A good practice is to perform a soil test to check the pH (level of acidity or alkalinity) of the soil. Amendment to the soil may be made to adjust the pH to meet the needs of the crop being planted. The soil may be tested by taking a cup of soil from the garden. Place a spoonful in a container and add vinegar. If the soil sample fizzes, it is alkaline. If nothing happens, place a spoonful of soil on a container and add soda and water. If it fizzes, it is acidic. If neither causes a reaction, the soil is close to neutral. On a scale of 1 to 14, 7 is neutral, 1 to 6 is acidic and 8 to 14 is alkaline. Vegetables require varying degrees of pH, so match your soil to the crops planned and add amendments to the soil to reach the proper level.

More formal means of testing may be performed by use of commercial testing kits and devices that range from $10 to several hundred dollars. Also, if your are near an agricultural college, they may offer a testing service. This Rethink:Rural article explains in detail how to get your soil tested.

Get soil tested when master planning your garden

Tip 5: Educate Yourself

If you are not an experienced gardener, seek out a good planting guide. For example, Clemson University's Home & Garden Information Center offers planting guides that advise the best varieties for various temperature zones. They also provide data on how much to plant per person, plant spacing and row spacing and much more helpful information.

Tip 6: Consider larger plants and trees, too

One often overlooked area is the addition of fruit trees, grape vines and shrubs. Rather than adding only shade trees to property, consider adding fruit trees such as apples, peaches, plums and pears. Also, grape vines and blueberries, as well as other small varieties may be added along fence lines. They will require little space, but add much in providing tasty food. Be aware that fruit trees, grapes and berry shrubs may require special pruning and spraying at intervals.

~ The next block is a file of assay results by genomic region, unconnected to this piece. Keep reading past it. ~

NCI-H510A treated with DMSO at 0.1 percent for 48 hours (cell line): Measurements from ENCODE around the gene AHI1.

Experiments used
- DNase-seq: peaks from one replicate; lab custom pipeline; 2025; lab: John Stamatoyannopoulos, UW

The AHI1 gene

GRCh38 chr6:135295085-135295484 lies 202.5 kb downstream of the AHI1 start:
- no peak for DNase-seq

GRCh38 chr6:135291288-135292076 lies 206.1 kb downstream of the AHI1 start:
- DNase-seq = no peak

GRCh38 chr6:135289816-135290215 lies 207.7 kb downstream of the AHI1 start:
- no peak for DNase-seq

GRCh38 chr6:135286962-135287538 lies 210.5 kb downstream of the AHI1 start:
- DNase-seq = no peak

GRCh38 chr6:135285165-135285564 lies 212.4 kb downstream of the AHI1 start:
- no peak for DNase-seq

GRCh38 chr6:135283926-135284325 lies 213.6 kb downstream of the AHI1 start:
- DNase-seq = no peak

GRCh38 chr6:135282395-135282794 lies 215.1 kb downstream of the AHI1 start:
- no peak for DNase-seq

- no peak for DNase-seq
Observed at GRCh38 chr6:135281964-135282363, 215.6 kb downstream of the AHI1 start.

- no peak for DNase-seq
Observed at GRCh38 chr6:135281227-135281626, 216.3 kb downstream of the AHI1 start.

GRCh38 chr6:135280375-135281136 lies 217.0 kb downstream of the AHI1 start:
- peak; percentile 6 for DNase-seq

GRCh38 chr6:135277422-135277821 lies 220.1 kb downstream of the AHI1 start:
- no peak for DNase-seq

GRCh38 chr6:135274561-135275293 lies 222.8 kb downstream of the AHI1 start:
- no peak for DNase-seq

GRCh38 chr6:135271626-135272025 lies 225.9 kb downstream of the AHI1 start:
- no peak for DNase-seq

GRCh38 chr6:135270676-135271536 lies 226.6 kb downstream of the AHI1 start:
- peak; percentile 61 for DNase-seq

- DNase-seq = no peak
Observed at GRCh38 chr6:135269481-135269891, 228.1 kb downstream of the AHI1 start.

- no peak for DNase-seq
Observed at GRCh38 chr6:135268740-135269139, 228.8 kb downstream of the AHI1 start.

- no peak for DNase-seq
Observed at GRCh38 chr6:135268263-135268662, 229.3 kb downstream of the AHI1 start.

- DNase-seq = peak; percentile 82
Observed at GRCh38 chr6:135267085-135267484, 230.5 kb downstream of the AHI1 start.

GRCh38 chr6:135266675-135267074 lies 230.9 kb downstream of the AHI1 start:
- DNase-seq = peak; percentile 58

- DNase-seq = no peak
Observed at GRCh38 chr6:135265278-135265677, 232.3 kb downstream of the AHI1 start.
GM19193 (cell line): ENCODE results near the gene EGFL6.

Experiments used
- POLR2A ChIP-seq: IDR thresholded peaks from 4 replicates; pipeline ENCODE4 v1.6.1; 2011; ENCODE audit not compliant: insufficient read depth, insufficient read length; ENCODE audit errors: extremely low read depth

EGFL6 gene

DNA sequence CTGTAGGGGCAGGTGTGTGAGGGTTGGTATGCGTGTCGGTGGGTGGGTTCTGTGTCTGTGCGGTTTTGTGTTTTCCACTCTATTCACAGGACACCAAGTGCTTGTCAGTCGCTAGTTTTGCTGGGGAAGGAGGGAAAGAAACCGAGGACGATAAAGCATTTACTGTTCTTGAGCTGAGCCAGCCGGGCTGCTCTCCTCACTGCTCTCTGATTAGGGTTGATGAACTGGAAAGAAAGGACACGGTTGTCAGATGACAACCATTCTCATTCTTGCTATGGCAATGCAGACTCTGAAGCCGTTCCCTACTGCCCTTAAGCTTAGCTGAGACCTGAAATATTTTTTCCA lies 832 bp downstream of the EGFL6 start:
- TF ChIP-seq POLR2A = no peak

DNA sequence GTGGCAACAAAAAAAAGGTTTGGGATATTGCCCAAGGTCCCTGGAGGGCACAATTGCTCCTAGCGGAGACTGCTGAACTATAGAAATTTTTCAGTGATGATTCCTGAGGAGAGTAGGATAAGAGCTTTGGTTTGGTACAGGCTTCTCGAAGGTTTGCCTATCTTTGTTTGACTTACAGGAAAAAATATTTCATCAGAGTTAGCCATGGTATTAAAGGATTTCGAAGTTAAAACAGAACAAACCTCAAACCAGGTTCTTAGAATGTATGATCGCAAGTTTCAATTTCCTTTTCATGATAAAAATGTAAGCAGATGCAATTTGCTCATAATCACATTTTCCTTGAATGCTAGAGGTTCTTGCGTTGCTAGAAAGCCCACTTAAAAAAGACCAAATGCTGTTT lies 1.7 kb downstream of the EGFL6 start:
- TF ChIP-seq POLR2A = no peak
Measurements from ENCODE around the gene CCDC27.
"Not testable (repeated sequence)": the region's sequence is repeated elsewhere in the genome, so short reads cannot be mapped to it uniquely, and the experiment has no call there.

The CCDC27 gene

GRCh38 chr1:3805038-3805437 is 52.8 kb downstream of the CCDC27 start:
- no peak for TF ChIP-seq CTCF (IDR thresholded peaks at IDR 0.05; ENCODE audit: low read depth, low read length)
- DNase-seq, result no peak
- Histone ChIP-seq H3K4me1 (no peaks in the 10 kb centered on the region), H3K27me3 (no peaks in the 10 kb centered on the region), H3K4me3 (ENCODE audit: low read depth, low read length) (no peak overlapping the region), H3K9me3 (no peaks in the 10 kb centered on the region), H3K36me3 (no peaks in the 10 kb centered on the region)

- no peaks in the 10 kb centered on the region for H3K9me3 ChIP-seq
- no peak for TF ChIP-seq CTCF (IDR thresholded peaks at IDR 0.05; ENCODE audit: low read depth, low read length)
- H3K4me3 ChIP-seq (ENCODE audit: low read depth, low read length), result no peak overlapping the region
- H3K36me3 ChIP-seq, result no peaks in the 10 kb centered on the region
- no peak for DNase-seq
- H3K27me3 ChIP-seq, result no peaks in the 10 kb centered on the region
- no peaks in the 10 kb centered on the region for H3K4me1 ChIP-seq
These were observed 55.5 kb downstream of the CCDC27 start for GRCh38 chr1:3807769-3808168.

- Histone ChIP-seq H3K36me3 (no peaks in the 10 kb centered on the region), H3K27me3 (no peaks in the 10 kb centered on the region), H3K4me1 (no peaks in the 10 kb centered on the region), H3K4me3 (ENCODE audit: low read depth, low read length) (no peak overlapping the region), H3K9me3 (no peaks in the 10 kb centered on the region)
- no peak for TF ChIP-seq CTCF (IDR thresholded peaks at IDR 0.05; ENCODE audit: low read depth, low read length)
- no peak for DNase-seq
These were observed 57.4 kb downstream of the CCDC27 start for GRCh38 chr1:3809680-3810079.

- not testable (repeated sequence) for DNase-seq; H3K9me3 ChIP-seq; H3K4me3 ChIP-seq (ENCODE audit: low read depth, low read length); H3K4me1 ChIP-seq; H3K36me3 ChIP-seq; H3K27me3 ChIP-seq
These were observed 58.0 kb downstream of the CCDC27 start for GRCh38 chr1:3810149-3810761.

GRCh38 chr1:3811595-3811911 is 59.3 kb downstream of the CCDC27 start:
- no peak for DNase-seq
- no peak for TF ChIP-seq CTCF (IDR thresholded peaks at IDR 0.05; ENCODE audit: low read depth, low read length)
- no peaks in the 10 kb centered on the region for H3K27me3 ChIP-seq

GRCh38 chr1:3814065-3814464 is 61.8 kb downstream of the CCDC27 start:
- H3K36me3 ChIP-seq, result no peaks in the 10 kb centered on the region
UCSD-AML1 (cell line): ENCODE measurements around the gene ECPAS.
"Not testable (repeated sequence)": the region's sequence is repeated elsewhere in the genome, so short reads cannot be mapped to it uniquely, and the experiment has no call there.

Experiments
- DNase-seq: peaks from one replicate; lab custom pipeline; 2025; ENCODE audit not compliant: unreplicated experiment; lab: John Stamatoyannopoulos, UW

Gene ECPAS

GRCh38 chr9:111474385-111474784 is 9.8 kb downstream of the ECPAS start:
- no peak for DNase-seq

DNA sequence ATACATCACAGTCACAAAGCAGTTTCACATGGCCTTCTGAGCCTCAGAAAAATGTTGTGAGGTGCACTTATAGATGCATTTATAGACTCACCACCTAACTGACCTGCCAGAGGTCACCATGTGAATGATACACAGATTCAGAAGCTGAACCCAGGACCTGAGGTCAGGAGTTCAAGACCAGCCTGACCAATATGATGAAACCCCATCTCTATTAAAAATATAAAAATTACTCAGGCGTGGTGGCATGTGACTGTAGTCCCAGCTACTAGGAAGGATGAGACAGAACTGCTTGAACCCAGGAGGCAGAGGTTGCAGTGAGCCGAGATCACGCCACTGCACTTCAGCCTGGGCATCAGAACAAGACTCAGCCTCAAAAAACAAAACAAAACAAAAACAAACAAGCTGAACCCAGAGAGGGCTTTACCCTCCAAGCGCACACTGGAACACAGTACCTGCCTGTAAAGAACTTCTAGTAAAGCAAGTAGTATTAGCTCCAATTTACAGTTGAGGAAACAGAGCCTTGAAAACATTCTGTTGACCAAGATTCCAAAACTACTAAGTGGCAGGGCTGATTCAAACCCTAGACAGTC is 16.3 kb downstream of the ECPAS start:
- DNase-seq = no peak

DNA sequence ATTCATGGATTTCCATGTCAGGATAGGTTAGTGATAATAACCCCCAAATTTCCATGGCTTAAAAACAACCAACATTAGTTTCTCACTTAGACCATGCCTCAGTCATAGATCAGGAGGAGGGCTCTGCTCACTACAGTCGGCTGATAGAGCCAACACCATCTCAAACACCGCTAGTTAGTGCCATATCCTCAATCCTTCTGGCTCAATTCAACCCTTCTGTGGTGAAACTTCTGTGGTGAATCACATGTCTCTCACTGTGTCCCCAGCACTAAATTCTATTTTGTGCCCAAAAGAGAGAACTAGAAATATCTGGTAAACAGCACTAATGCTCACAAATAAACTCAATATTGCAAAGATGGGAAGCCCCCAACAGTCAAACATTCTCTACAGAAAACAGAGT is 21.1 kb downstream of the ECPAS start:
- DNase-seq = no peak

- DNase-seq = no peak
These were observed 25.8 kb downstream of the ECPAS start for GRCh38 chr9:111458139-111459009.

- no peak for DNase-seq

Tip 7: Enhance its aesthetic appeal with other landscaping and design features

There are many ways to enhance your property beyond gardening alone. Developing walking trails, water features and seating places for comtemplation are options. Try not to make the features invasive, but enhance them with plantings such as azaleas, native shrubs and wildflowers. Route trails so you can enjoy the variety of hardwoods, evergreens, water features, and any especially attractive attributes that might be present. Sometimes, less is more and a trail may only require minimal effort to create a relaxing, beautiful retreat from daily stresses.

Developing a new property is a challenge. It brings to mind the old adage for carpenters that says, "Measure twice and cut once." Don't make hasty decisions that you may regret. Plan ahead and you will have a property that will provide a lifetime of enjoyment.


L. Woodrow Ross

L. Woodrow Ross lives in upstate South Carolina with his lovely wife Margaret. He has written more than 500 newspaper articles, contributed to Rethink Rural, Carolina Sportsman, Primitive Archer, Palmetto Gills and Game, Rivers and Feathers and other online resources. In addition, he has 41 books on Amazon Kindle: "how-to" outdoor books, historical novels, suspense novels, a suspense novella, an Alaska travel guide, Greater Yellowstone destination guide and more. A 42nd book is in work and focuses on the “Dark Corner of South Carolina and the rampant, illegal “Moonshining” and “Bootlegging” activity of the nineteenth century. Ross is also a primitive/ survival skills instructor enjoying most things involving outdoor sports.